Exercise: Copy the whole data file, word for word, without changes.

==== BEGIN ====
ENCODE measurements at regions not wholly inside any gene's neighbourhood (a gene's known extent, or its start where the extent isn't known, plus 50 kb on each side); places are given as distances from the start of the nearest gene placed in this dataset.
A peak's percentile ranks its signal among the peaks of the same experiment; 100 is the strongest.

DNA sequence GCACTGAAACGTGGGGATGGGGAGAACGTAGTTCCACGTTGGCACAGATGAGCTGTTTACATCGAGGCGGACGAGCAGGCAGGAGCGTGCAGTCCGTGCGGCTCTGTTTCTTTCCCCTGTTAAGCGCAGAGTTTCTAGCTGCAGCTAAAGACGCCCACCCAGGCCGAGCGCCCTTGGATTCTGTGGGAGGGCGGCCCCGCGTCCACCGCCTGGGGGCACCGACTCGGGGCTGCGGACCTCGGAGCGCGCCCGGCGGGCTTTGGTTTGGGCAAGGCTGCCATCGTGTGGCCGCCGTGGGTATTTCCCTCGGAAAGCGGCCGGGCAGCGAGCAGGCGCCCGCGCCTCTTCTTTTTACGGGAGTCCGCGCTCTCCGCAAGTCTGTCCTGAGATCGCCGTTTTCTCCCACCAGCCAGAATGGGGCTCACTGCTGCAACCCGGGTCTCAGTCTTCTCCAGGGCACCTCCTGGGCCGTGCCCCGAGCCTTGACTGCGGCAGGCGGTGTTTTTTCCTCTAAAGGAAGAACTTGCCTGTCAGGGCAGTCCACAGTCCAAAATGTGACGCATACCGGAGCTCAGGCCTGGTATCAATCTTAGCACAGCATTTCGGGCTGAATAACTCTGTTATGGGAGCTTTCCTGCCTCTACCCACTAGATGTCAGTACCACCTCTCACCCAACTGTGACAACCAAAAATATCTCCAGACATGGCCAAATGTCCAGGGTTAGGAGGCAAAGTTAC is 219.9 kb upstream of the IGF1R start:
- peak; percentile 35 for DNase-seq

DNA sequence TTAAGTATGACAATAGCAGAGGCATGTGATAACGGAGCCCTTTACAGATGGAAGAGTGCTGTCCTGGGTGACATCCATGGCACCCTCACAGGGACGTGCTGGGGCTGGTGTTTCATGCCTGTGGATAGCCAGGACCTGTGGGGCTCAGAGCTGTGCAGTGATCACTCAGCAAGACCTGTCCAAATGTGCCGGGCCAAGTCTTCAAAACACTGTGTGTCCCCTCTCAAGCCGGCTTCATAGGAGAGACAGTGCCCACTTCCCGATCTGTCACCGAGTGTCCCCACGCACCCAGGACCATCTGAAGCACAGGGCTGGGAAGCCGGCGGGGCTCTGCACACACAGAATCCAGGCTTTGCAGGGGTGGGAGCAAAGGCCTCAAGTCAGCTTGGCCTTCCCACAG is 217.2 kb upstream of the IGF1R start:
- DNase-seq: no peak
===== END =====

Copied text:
ENCODE measurements at regions not wholly inside any gene's neighbourhood (a gene's known extent, or its start where the extent isn't known, plus 50 kb on each side); places are given as distances from the start of the nearest gene placed in this dataset.
A peak's percentile ranks its signal among the peaks of the same experiment; 100 is the strongest.

DNA sequence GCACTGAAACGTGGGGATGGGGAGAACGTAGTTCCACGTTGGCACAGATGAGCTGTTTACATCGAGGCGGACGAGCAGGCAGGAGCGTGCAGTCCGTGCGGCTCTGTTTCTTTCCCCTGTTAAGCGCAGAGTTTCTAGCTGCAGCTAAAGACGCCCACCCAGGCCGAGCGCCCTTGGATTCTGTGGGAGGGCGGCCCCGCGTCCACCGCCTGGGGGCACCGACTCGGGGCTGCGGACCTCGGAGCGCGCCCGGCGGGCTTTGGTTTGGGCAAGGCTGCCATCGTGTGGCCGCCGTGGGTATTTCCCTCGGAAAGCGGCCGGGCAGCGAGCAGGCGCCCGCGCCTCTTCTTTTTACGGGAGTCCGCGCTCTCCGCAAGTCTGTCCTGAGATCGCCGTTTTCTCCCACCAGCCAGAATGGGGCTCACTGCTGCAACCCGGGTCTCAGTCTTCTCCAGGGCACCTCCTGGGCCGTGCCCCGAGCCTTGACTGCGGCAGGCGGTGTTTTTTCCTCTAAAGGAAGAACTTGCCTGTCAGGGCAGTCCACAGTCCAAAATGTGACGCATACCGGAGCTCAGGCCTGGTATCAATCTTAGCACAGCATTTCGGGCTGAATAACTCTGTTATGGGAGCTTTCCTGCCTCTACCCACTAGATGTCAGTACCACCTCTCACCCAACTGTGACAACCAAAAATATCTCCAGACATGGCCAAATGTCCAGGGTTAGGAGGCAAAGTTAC is 219.9 kb upstream of the IGF1R start:
- peak; percentile 35 for DNase-seq

DNA sequence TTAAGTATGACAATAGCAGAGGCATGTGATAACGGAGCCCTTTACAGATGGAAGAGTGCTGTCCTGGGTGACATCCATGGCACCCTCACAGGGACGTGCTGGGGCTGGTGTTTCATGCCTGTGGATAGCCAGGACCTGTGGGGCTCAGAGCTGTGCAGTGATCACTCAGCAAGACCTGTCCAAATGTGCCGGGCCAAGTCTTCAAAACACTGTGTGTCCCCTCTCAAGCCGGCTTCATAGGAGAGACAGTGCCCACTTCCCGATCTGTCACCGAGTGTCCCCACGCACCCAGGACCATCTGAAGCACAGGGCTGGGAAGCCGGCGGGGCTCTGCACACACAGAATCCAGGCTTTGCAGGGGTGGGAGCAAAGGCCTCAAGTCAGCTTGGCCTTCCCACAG is 217.2 kb upstream of the IGF1R start:
- DNase-seq: no peak